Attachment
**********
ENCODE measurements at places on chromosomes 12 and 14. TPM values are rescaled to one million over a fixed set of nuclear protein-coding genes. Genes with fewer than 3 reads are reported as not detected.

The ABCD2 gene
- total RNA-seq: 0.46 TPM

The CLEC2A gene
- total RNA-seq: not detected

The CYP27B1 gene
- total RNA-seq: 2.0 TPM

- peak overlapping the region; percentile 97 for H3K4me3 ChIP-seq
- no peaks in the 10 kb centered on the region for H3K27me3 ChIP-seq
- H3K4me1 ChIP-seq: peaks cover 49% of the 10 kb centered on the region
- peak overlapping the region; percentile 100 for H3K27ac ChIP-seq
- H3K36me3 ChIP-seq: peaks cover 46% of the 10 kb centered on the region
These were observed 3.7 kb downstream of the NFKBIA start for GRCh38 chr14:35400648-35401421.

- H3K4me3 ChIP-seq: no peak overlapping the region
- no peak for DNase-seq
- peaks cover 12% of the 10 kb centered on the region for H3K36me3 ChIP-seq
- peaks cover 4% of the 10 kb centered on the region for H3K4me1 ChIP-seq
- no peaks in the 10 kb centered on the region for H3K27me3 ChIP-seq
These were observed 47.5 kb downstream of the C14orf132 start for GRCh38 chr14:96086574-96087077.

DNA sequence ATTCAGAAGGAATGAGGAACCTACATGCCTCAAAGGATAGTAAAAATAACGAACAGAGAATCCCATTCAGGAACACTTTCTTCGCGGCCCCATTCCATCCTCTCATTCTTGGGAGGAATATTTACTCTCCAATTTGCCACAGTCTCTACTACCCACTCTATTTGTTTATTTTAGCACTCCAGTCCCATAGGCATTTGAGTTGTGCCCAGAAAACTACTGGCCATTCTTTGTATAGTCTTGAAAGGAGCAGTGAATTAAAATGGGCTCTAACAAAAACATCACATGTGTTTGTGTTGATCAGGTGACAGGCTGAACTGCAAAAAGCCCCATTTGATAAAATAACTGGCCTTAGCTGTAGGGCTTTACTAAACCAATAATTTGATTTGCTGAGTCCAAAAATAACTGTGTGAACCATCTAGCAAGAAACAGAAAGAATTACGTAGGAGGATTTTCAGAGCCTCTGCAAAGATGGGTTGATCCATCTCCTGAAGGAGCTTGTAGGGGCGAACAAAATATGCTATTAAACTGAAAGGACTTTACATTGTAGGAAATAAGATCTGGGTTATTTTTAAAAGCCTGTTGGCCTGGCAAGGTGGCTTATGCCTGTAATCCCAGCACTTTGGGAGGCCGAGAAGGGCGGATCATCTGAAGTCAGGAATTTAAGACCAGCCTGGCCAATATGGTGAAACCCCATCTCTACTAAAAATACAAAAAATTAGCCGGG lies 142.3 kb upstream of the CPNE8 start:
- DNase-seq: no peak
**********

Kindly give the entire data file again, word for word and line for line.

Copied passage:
ENCODE measurements at places on chromosomes 12 and 14. TPM values are rescaled to one million over a fixed set of nuclear protein-coding genes. Genes with fewer than 3 reads are reported as not detected.

The ABCD2 gene
- total RNA-seq: 0.46 TPM

The CLEC2A gene
- total RNA-seq: not detected

The CYP27B1 gene
- total RNA-seq: 2.0 TPM

- peak overlapping the region; percentile 97 for H3K4me3 ChIP-seq
- no peaks in the 10 kb centered on the region for H3K27me3 ChIP-seq
- H3K4me1 ChIP-seq: peaks cover 49% of the 10 kb centered on the region
- peak overlapping the region; percentile 100 for H3K27ac ChIP-seq
- H3K36me3 ChIP-seq: peaks cover 46% of the 10 kb centered on the region
These were observed 3.7 kb downstream of the NFKBIA start for GRCh38 chr14:35400648-35401421.

- H3K4me3 ChIP-seq: no peak overlapping the region
- no peak for DNase-seq
- peaks cover 12% of the 10 kb centered on the region for H3K36me3 ChIP-seq
- peaks cover 4% of the 10 kb centered on the region for H3K4me1 ChIP-seq
- no peaks in the 10 kb centered on the region for H3K27me3 ChIP-seq
These were observed 47.5 kb downstream of the C14orf132 start for GRCh38 chr14:96086574-96087077.

DNA sequence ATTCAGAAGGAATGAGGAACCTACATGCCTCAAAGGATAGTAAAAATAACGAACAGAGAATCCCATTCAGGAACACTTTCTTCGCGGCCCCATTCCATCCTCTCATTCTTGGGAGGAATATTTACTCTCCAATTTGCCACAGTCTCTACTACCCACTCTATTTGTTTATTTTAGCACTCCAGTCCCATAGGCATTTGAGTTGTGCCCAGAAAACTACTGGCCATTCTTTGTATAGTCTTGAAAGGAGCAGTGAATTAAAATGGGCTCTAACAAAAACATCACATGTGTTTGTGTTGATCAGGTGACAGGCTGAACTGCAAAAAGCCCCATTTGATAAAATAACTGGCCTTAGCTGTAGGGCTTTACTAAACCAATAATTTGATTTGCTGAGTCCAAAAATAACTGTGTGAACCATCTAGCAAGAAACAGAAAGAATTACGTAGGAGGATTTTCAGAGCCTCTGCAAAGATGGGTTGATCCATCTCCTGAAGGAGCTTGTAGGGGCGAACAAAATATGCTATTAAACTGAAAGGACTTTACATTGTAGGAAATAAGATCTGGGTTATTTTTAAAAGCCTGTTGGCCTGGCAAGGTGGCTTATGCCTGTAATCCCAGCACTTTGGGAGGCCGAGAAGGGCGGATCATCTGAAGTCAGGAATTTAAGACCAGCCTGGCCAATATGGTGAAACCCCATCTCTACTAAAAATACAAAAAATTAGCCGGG lies 142.3 kb upstream of the CPNE8 start:
- DNase-seq: no peak